Friday, May 20, 2011

Vibes about Viburnums

Doublefile viburnum, Viburnum plicatum var. tomentosum 'Snowflake', a sculptural, layered shrub with creamy-white lacecap flowers.

Have you ever heard anybody to say that they just love Viburnums? Not often, I assume, even if they are such deserving plants. And maybe that's just the problem; they are far too accommodating to really be the stars of a garden. Still, there are such a variety of great species and cultivars to be grown; some of them evergreen, some highly fragrant, some with beautiful form and/or flowers,some with great fruit and some with vibrant autumn color. No single Viburnum really combines all of these features, but then, that kind of a sensory overload might be hard to handle...

Viburnum opulus 'Roseum' and the wild species, V. opulus; both are great, large shrubs for the wilder parts of the garden.

With its mild climate, the Pacific Northwest is a heaven for growing almost any of the around 180 species of Viburnums. One of the oldest garden varieties is the snowball tree, or V. opulus 'Roseum'; it has been deservedly popular in European gardens since the 17th century. I've always loved the creamy lime-color of the unfurling globes of flowers. This and the wild species called European cranberry bush, V. opulus, are both great transition plants between the more formal and informal parts of the garden, or as in my garden in Sweden, where the forest takes over. The birds love the opulus-berries which is a bonus.    

The highly fragrant flowers of Viburnum x Burkwoodii. It is semi-evergreen in cold climates.

Of the sweetly fragrant ones, V. x bodnantense 'Dawn" is one of the earliest to flower, starting in November or December and continuing until late February in these mild climates. Later in March or April, V. x Burkwoodii has a similar scent, reminding of both lilacs and lily-of-the-valleys at the same time. I had a large, old specimen in my garden in Melbourne and I loved coming home through the garden gate as my Burkwoodii gave me a scented welcome in early spring.

V. rhytidophyllum, an evergreen viburnum for milder climates. A bit coarse-looking, but a great background for other plants.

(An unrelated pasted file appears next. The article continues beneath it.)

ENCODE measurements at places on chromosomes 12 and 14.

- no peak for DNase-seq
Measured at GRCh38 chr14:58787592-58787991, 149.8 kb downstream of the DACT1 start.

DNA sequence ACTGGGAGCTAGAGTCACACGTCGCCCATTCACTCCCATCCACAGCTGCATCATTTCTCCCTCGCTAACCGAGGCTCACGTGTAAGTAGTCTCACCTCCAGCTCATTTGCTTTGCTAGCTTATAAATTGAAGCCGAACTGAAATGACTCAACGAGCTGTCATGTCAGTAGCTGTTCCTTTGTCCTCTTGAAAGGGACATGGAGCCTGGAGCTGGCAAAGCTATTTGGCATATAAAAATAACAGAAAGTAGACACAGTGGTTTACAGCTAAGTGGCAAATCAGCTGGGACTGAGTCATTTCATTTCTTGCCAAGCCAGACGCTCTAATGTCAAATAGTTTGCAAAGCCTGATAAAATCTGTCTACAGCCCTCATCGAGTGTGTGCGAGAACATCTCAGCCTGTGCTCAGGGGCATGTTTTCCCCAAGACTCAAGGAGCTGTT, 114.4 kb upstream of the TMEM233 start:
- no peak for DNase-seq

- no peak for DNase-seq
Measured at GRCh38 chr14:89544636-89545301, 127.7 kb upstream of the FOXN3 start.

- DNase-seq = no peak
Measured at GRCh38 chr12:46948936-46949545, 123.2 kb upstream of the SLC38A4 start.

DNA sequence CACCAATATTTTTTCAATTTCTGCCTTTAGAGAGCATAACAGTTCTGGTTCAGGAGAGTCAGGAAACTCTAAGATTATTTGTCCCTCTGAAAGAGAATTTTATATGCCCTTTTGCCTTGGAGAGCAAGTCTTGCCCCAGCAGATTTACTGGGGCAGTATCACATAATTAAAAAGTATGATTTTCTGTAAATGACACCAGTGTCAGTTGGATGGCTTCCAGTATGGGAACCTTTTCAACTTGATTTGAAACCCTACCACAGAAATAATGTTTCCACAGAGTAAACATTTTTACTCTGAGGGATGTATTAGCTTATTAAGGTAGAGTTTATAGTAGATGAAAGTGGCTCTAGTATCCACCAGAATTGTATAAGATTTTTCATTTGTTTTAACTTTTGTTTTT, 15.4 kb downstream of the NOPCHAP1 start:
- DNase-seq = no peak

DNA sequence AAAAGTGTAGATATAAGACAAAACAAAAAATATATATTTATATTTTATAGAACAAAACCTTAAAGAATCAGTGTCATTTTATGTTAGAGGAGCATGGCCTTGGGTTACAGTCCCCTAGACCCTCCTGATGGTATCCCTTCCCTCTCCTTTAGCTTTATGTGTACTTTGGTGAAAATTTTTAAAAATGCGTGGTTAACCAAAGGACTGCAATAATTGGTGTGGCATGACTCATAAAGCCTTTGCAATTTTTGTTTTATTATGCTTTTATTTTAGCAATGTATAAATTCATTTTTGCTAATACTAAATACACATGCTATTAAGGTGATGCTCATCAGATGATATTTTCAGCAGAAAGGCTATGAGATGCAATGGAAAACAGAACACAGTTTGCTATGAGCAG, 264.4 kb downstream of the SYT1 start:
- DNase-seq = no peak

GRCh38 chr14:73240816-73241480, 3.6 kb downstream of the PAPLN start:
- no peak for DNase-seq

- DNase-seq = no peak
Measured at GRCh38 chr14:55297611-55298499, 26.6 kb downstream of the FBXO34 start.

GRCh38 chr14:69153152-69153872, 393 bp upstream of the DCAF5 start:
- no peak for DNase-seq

Most of the evergreen ones are too fragile for Scandinavia, where only the toughest like V. 'Eskimo' are semi-evergreen at their best, just like the scented V. x Burkwoodii above. In my present garden, I grow several other tough viburnum species, like the leatherleaf viburnums V. davidii and V. rhytidophyllum. None of them are really exciting, but they offer a great year around structure and background in the garden.

Viburnum plicatum tomentosum 'Mariesii', here in my neighbor's garden in Seattle.

If I should name my favorite Viburnum (besides the old-fashioned snowball tree that I have loved since I was tiny), it probably would be the doublefile viburnum, V. plicatum tomentosum. It has a great sculptural, layered form and clean, white flowers that hover elegantly above the sligthly veined leaves. 'Mariesii' is one of the best cultivars, with slender, arching stems; it needs space around it and preferably a darker green background to be appreciated properly. But I'd rather not to be restricted to only one cultivar, as there are such a variety of great plants to choose from.

A Chinese evergreen viburnum that I don't know the exact name for - a new find that I'm fond of, I like its slender, evergreen leaves and fragrant, delicate flowers. A must have, here we go again...  


Gardener in the Distance said...

You're far more knowledgeable than I am Liisa...reminding me of the scent of Viburnum as you have, I am transported...

Megan Seagren said...

I was just thinking about the large snowball bush in my previous yard and missing it. This time of year, it was always glorious. Our new yard is probably too small for such a plant, but thanks for the reminder that there are lots of other viburnums that could work well here.

Carol said...

Wonderful post Liisa! These are some of my favorite shrubs. Kram/Carol